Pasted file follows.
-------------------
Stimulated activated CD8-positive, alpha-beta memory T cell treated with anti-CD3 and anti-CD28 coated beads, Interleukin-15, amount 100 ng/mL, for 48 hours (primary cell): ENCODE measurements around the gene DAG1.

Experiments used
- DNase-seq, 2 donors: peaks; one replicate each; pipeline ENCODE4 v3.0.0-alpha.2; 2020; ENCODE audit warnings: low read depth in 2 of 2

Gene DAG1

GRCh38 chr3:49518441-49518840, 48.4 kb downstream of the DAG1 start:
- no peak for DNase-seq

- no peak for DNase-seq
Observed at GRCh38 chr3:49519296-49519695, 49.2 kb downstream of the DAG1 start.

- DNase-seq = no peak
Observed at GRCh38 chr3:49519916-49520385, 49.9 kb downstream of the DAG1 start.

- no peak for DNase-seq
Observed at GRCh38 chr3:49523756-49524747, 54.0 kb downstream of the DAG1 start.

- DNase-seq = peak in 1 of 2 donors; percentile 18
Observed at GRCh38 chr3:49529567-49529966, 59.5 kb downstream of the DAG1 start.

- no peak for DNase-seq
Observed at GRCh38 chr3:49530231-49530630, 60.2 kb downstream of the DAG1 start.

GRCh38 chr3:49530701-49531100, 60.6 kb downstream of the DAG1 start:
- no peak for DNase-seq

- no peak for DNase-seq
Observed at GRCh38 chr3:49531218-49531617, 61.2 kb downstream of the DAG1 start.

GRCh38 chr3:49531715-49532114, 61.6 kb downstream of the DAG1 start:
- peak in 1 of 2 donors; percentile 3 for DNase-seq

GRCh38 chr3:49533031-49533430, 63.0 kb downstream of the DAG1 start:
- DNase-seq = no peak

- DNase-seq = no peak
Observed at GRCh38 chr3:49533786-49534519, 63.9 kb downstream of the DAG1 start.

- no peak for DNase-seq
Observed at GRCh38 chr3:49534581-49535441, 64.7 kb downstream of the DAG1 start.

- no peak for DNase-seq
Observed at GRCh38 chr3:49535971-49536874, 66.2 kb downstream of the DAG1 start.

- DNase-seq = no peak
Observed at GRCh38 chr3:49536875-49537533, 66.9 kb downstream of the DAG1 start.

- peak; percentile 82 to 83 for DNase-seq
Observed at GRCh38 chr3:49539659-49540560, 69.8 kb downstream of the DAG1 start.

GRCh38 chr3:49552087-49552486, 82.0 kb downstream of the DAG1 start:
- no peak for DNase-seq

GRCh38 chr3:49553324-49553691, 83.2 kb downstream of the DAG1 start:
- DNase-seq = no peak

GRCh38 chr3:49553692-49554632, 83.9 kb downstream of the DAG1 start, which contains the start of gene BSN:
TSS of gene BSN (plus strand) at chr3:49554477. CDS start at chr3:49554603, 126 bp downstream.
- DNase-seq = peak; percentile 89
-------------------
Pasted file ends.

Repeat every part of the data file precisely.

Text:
Stimulated activated CD8-positive, alpha-beta memory T cell treated with anti-CD3 and anti-CD28 coated beads, Interleukin-15, amount 100 ng/mL, for 48 hours (primary cell): ENCODE measurements around the gene DAG1.

Experiments used
- DNase-seq, 2 donors: peaks; one replicate each; pipeline ENCODE4 v3.0.0-alpha.2; 2020; ENCODE audit warnings: low read depth in 2 of 2

Gene DAG1

GRCh38 chr3:49518441-49518840, 48.4 kb downstream of the DAG1 start:
- no peak for DNase-seq

- no peak for DNase-seq
Observed at GRCh38 chr3:49519296-49519695, 49.2 kb downstream of the DAG1 start.

- DNase-seq = no peak
Observed at GRCh38 chr3:49519916-49520385, 49.9 kb downstream of the DAG1 start.

- no peak for DNase-seq
Observed at GRCh38 chr3:49523756-49524747, 54.0 kb downstream of the DAG1 start.

- DNase-seq = peak in 1 of 2 donors; percentile 18
Observed at GRCh38 chr3:49529567-49529966, 59.5 kb downstream of the DAG1 start.

- no peak for DNase-seq
Observed at GRCh38 chr3:49530231-49530630, 60.2 kb downstream of the DAG1 start.

GRCh38 chr3:49530701-49531100, 60.6 kb downstream of the DAG1 start:
- no peak for DNase-seq

- no peak for DNase-seq
Observed at GRCh38 chr3:49531218-49531617, 61.2 kb downstream of the DAG1 start.

GRCh38 chr3:49531715-49532114, 61.6 kb downstream of the DAG1 start:
- peak in 1 of 2 donors; percentile 3 for DNase-seq

GRCh38 chr3:49533031-49533430, 63.0 kb downstream of the DAG1 start:
- DNase-seq = no peak

- DNase-seq = no peak
Observed at GRCh38 chr3:49533786-49534519, 63.9 kb downstream of the DAG1 start.

- no peak for DNase-seq
Observed at GRCh38 chr3:49534581-49535441, 64.7 kb downstream of the DAG1 start.

- no peak for DNase-seq
Observed at GRCh38 chr3:49535971-49536874, 66.2 kb downstream of the DAG1 start.

- DNase-seq = no peak
Observed at GRCh38 chr3:49536875-49537533, 66.9 kb downstream of the DAG1 start.

- peak; percentile 82 to 83 for DNase-seq
Observed at GRCh38 chr3:49539659-49540560, 69.8 kb downstream of the DAG1 start.

GRCh38 chr3:49552087-49552486, 82.0 kb downstream of the DAG1 start:
- no peak for DNase-seq

GRCh38 chr3:49553324-49553691, 83.2 kb downstream of the DAG1 start:
- DNase-seq = no peak

GRCh38 chr3:49553692-49554632, 83.9 kb downstream of the DAG1 start, which contains the start of gene BSN:
TSS of gene BSN (plus strand) at chr3:49554477. CDS start at chr3:49554603, 126 bp downstream.
- DNase-seq = peak; percentile 89